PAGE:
Mapping smiles and stumbles

By Gordon Rugg

In a previous article, I looked at ways of systematically recording indicators of problems and successes with a design. In that article, I focused on the indicators, with only a brief description of how you could record them.

Today’s article gives a more detailed description of ways of recording those indicators, using the worked example of a building entrance.

The worked example is, ironically, the Humanitarian Building. Here’s the Wikipedia image for its entrance.

MSU_III_Humanitarian_Building_Entrancehttp://commons.wikimedia.org/wiki/File:MSU_III_Humanitarian_Building_Entrance.jpg

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STROBE: STRuctured OBservation of the Environment

By Gordon Rugg

STROBE has been around for decades. The world has moved on since STROBE was first developed, but the underlying principles of the technique are still useful.

In this article, I’ll briefly describe the core concepts of STROBE, and then describe the modified version that I use, with some comments about what’s still useful from the original technique, and about how it can complement other approaches such as flight path analysis.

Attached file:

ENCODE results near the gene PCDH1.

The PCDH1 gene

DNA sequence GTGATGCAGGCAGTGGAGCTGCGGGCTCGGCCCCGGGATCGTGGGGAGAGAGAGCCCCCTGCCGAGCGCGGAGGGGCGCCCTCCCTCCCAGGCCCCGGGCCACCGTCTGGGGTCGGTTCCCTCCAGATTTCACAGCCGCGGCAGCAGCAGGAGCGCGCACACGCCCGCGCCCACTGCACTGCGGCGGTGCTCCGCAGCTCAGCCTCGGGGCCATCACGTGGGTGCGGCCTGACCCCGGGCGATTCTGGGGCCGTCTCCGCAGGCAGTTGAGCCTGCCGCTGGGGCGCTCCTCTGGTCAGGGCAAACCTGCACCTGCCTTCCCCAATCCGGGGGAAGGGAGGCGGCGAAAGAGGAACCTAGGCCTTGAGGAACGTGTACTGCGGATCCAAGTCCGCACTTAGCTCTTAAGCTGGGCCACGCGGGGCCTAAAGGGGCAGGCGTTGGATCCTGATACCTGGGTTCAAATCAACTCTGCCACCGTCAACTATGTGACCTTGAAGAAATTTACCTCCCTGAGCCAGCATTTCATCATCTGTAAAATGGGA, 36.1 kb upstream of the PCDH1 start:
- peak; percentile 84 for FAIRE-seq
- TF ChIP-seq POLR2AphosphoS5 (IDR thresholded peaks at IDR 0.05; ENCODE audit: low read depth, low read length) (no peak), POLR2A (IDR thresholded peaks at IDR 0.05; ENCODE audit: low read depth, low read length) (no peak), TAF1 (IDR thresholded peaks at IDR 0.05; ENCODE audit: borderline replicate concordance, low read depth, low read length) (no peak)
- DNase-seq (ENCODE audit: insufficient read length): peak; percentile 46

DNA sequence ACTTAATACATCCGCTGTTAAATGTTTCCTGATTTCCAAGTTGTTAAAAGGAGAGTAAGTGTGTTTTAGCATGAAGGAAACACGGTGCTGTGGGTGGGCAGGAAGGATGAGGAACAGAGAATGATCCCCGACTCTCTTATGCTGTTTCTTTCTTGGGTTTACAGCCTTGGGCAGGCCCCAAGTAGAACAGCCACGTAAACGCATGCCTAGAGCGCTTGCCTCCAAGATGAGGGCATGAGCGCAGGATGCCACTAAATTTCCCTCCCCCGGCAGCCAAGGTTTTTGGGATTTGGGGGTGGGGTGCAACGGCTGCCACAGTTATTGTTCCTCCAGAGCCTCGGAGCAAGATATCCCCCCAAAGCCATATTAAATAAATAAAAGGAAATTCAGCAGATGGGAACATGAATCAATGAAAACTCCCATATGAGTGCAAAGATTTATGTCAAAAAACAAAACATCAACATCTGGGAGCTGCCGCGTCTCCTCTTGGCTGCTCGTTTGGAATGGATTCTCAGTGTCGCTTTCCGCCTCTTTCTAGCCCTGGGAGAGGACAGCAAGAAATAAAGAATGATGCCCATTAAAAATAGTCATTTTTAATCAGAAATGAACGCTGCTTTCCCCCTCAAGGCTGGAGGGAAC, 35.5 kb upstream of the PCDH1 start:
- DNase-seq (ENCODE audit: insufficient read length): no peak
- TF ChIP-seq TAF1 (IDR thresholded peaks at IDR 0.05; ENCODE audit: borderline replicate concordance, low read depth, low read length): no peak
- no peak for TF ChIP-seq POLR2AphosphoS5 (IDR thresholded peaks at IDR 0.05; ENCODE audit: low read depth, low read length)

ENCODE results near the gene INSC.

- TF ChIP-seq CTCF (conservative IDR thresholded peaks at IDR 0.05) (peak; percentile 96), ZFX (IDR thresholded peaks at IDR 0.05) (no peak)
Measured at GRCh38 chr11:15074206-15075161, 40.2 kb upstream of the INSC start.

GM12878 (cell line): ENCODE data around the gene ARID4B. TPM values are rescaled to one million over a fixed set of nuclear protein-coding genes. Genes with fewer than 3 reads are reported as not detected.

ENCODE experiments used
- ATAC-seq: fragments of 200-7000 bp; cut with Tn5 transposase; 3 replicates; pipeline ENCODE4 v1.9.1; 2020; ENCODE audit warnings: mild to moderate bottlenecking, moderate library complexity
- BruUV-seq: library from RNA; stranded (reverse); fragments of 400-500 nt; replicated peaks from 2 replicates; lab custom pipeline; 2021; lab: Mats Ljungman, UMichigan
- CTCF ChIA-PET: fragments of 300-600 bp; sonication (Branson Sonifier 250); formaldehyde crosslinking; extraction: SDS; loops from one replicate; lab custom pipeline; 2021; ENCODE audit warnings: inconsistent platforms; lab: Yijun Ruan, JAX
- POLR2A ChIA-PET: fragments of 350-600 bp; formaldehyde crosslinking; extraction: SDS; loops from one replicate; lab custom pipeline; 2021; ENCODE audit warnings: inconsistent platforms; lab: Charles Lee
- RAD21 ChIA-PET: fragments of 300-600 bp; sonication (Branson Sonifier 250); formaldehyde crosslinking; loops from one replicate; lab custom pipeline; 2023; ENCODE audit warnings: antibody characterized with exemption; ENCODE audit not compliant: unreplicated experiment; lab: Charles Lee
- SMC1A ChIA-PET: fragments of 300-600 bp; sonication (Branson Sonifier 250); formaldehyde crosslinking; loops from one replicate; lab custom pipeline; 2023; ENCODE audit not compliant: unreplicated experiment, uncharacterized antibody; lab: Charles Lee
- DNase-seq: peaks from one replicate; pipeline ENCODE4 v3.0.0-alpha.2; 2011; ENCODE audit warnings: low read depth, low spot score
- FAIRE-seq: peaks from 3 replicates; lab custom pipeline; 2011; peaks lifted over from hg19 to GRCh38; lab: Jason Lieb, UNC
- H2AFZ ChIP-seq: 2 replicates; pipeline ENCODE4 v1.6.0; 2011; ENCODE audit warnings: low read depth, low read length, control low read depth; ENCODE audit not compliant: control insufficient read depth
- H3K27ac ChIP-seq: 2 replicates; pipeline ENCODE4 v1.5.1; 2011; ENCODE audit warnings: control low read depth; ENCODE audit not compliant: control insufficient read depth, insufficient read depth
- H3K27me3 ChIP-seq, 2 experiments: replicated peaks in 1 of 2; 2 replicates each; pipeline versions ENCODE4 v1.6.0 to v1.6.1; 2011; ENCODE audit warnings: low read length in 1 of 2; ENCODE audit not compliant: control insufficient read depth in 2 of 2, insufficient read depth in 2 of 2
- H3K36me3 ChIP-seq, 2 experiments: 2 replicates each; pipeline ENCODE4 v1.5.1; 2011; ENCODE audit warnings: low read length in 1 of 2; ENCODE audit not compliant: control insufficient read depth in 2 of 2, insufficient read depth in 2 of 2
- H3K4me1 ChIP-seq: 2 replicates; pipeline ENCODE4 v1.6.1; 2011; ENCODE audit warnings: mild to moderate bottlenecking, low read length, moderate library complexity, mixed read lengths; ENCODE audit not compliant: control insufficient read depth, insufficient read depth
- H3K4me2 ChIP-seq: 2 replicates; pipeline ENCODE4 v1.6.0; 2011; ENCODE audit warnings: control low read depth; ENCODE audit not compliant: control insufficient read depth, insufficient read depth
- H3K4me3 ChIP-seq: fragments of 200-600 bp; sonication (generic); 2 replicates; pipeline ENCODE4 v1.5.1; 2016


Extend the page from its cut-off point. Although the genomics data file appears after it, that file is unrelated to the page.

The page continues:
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The observational techniques

By Gordon Rugg

Sometimes you can get the information you want via interviews and questionnaires. Often, though, you can’t.

For instance, if you want to know how long the average visitor spends on your website before leaving it, or what percentage of the population don’t have current car tax displayed in their car, or just how a skilled tennis player holds the racquet for a forehand, then interviews and questionnaires won’t get you very far.

In cases like the ones above, you’re trying to find out what people actually do, as opposed to what they say that they do.

There are various techniques that can be used for this. I’ve grouped them together under the label of “observational techniques”.

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